In this context, the candidacy for the 2010 World Cup in South Africa - remembering that, by FIFA's decision, the event should necessarily take place in an African country - was considered as a symbolic act to demonstrate the country's evolution and also a clear demonstration that, at least in the political aspect, apartheid has been overcome.

Despite the fact that the local team did not even pass the first stages of the tournament, it was considered that the event was very well done, culminating in a greater and wider dissemination of the country's social conditions and also of its tourist potential. Contrary to what happened in times of racial repression, today South Africa is viewed differently by the international community.

Maps of South Africa
  •  Offers a full list of airports in the country of South Africa, sorted by city location and acronyms.
  • presents formal definitions of English word - South Africa. Covers U.K. and U.S. pronunciations, popular web meanings, various word forms, and related pictures about South Africa.
  • Provides most commonly used abbreviations and initials containing the country name of South Africa. Listed by popularity. - Maps of South Africa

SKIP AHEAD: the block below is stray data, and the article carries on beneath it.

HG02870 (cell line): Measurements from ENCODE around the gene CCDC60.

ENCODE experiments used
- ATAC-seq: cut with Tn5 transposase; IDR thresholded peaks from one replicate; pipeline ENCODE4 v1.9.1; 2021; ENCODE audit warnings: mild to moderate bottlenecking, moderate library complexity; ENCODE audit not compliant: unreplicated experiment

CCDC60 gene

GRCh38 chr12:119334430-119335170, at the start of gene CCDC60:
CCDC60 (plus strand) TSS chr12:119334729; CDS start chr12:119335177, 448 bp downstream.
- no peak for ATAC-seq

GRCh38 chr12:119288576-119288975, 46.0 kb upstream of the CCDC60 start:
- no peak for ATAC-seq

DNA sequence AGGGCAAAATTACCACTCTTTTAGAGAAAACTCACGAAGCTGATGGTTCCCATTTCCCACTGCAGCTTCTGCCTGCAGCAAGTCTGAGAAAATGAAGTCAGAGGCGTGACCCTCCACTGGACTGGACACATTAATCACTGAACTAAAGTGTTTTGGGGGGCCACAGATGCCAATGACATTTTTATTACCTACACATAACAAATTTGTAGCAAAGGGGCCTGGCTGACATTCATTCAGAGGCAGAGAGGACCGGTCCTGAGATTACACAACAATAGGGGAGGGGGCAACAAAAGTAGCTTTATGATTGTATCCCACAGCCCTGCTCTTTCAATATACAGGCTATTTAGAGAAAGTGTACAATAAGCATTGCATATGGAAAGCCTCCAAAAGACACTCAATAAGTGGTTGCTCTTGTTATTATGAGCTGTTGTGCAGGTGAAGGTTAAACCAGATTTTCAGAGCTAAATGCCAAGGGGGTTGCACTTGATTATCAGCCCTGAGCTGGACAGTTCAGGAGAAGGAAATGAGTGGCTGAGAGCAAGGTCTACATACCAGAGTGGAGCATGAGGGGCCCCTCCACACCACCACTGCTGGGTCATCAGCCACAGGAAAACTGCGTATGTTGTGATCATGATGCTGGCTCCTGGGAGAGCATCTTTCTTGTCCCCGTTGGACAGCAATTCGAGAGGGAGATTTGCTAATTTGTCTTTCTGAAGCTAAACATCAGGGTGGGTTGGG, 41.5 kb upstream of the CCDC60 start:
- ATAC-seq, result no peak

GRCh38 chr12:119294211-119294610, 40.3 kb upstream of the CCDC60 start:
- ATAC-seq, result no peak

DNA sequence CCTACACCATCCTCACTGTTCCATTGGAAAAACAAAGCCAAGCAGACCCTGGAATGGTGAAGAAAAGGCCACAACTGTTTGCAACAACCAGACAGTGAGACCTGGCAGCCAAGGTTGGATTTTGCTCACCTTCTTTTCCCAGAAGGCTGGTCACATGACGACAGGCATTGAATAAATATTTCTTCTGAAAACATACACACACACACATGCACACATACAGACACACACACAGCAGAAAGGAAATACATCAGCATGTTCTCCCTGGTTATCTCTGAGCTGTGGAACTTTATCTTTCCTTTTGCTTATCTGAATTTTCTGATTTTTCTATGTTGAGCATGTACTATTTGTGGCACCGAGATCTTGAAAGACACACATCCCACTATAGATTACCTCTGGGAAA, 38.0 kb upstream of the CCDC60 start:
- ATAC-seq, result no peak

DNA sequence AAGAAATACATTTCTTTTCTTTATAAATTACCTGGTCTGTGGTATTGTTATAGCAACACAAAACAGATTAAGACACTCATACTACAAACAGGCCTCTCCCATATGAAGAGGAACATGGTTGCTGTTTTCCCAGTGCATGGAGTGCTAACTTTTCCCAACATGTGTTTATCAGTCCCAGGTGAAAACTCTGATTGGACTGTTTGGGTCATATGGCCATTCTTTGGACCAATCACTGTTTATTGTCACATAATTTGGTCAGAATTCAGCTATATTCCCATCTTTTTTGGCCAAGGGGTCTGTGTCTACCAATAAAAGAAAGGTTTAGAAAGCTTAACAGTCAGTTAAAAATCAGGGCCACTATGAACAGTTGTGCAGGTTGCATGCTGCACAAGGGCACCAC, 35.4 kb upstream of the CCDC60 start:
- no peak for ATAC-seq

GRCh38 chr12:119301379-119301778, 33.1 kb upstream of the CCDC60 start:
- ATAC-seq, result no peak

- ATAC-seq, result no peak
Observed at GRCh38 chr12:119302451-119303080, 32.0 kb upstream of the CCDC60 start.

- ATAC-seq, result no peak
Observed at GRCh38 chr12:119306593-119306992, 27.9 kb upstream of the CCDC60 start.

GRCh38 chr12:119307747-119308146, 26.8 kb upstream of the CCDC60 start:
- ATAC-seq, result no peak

Browse a collection of city, country, provinces, territory, shaded relief and political maps of South Africa. View the maps of Johannesburg and Prince Edward Island.

South Africa - African Adventures Map
Offers a graphical outline map of southern Africa, including the countries of South Africa, Botswana and Zambia.

South Africa - African National Congress Map
Enter this gopher resource to view a black and white outline map of the country's provinces. Good for printing out and studying.

South Africa - Map
Detailed, color map of South pinpoints the location of the capital city, district, outlying areas, plus Lesotho and Swaziland.

South Africa - Cape Map
Features a map that shows the regions of the Cape of South Africa region and click through for more information.

South Africa - Map
Preview a regional map of this South African coastline known for whale sightings. Click through for accommodations and parkland information.

South Africa - Map
View a close-up map of South Africa and easily locate key cities and towns, plus bordering countries and river systems.

South Africa - Merriam-Webster Atlas
Detailed color map of this African country also includes country facts, illustration of the nation's flag, and a historical summary.

South Africa - National Geographic Map Machine
Satellite imaging and political map-making combine to create a zoomable map of this west African country, and it's cities, rivers and topography.

South Africa - Regional Map
Peruse this regional map of South Africa and zoom in on a particular area to find even more maps and accommodations, parklands and cities.

South Africa - University of Texas Library
Learn the layout of Johannesburg and the rest of South Africa by checking out the historical, political and shaded-relief maps.
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Maps of South Africa